Implementation of low damage construction: What are the challenges?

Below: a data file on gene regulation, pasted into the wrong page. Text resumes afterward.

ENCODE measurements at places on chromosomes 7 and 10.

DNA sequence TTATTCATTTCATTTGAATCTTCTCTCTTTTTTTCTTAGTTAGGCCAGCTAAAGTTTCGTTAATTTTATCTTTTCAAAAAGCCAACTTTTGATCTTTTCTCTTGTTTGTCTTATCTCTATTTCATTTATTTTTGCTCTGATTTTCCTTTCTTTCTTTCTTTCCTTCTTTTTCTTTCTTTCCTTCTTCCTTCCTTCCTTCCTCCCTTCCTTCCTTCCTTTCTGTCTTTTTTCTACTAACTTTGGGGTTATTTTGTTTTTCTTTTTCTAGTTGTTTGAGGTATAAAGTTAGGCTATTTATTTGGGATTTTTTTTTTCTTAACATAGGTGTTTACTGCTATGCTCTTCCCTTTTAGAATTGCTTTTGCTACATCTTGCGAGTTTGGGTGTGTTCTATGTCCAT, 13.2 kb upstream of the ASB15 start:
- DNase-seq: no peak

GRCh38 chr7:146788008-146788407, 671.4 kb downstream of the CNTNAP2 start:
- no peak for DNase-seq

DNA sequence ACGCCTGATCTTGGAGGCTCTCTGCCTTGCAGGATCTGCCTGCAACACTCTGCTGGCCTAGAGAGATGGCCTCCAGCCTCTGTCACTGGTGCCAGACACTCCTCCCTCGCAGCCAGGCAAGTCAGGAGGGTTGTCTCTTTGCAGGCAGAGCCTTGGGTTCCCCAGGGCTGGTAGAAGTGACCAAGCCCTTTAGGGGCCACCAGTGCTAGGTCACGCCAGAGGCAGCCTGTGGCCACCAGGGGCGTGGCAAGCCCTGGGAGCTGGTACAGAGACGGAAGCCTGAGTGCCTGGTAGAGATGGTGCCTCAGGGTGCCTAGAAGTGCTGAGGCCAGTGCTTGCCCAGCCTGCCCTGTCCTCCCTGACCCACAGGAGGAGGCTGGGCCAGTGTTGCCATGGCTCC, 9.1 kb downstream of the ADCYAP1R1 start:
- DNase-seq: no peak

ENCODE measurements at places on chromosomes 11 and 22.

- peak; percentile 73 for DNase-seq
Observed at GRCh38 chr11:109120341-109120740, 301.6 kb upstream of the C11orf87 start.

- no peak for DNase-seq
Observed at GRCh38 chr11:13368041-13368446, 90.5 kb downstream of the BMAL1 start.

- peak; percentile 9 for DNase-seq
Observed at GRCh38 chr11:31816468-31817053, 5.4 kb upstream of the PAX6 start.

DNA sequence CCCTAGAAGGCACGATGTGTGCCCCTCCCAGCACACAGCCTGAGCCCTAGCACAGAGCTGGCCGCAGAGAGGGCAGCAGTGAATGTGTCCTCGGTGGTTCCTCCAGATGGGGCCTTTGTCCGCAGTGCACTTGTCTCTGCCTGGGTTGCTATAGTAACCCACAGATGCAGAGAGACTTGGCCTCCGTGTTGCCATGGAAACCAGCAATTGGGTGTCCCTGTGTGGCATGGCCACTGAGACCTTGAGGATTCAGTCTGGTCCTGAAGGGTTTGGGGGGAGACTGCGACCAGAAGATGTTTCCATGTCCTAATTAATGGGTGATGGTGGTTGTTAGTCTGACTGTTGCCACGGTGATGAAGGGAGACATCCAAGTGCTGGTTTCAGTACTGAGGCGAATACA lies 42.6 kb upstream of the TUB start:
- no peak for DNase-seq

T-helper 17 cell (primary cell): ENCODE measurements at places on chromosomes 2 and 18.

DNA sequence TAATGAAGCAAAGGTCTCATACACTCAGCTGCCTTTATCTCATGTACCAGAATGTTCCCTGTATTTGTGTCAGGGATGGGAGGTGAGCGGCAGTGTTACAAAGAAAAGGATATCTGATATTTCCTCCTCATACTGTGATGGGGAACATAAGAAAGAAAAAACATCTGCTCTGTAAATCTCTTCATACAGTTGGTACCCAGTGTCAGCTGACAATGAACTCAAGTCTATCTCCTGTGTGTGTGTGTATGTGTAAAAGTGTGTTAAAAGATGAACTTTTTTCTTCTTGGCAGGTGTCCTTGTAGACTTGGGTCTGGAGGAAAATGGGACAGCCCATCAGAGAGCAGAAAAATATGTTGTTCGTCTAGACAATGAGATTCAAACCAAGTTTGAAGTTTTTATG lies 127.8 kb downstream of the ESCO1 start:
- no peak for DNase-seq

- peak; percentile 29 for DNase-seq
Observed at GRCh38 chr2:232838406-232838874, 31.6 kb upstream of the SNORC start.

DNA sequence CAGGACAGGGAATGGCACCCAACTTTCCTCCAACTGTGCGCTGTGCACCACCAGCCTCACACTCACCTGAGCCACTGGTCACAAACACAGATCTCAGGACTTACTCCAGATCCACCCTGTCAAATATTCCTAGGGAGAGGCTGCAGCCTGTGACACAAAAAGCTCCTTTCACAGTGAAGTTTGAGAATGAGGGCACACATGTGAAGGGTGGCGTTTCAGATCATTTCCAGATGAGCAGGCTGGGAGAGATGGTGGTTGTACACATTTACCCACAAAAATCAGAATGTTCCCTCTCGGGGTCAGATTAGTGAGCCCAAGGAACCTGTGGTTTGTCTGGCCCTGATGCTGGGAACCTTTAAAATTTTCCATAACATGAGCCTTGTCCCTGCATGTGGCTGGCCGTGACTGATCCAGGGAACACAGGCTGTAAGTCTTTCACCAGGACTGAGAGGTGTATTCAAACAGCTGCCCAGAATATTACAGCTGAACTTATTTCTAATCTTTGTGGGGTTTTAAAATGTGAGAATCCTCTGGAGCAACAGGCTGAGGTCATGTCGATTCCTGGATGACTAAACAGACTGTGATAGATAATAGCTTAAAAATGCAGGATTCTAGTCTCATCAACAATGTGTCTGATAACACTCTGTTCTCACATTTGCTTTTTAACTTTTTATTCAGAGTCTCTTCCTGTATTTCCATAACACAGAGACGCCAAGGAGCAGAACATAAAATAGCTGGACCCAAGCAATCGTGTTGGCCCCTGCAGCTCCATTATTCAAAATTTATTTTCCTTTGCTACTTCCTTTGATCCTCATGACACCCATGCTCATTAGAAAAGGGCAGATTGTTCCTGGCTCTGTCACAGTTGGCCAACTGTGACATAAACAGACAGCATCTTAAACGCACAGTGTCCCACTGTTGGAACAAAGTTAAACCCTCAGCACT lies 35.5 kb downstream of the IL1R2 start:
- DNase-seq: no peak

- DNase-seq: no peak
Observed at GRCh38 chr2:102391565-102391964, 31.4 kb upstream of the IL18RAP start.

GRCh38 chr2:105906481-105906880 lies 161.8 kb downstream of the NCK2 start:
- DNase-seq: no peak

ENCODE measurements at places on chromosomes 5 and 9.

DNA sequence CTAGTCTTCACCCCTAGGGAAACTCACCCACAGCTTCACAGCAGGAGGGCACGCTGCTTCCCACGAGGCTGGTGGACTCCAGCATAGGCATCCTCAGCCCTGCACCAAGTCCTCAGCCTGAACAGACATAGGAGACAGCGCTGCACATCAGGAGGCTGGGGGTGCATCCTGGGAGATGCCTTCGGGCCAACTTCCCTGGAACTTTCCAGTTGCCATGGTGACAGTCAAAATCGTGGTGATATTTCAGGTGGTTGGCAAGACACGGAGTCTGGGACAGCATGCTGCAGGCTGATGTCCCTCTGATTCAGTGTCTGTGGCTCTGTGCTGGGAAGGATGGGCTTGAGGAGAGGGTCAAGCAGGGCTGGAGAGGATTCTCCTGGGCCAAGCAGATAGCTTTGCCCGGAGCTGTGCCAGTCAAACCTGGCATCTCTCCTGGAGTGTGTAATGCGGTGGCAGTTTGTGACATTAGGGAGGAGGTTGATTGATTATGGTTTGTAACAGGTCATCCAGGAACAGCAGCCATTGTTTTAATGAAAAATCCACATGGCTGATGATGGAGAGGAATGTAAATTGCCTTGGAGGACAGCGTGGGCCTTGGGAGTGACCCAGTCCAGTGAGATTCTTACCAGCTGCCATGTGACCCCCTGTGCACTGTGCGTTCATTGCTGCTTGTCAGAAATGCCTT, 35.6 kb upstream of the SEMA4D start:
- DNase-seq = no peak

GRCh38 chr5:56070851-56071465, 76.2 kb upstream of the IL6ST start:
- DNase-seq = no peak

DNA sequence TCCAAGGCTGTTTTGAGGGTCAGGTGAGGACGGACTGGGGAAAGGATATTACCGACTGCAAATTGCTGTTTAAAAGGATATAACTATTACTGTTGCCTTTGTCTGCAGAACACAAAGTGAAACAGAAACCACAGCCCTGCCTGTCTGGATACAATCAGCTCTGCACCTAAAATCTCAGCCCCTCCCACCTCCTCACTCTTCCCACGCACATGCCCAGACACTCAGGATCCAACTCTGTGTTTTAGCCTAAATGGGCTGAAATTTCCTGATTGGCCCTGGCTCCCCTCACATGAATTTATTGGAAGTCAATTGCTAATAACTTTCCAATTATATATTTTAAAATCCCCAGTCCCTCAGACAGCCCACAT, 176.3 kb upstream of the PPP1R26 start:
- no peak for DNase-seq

Christchurch earthquake events have raised questions on the adequacy of performance-based provisions in the current national building code. At present, in the building code the performance objectives are expressed in terms of safety and health criteria that could affect building occupants. In general, under the high intensity Christchurch events, buildings performed well in terms of life-safety (with a few exceptions) and it proved that the design practices adopted for those buildings could meet the performance objectives set by the building code. However, the damage incurred in those buildings resulted in unacceptably high economic loss. It is timely and necessary to revisit the objectives towards building performance in the building code and to include provisions for reducing economic implications in addition to the current requirements. Based on the observed performance of some buildings, a few specific issues in the current design practices that could have contributed to extensive damage have been identified and recommended for further research leading towards improved performance of structures. In particular, efforts towards innovative design/construction solutions with low-damage concepts are encouraged. New Zealand has been one of the leading countries in developing many innovative technologies. However, such technically advanced research findings usually face challenges towards implementation. Some of the reasons include: (i) lack of policy requirements; (iii) absence of demonstrated performance of new innovations to convince stakeholders; and (iv) non-existence of design guidelines. Such barriers significantly affect implementation of low damage construction and possible strategies to overcome those issues are discussed in this paper.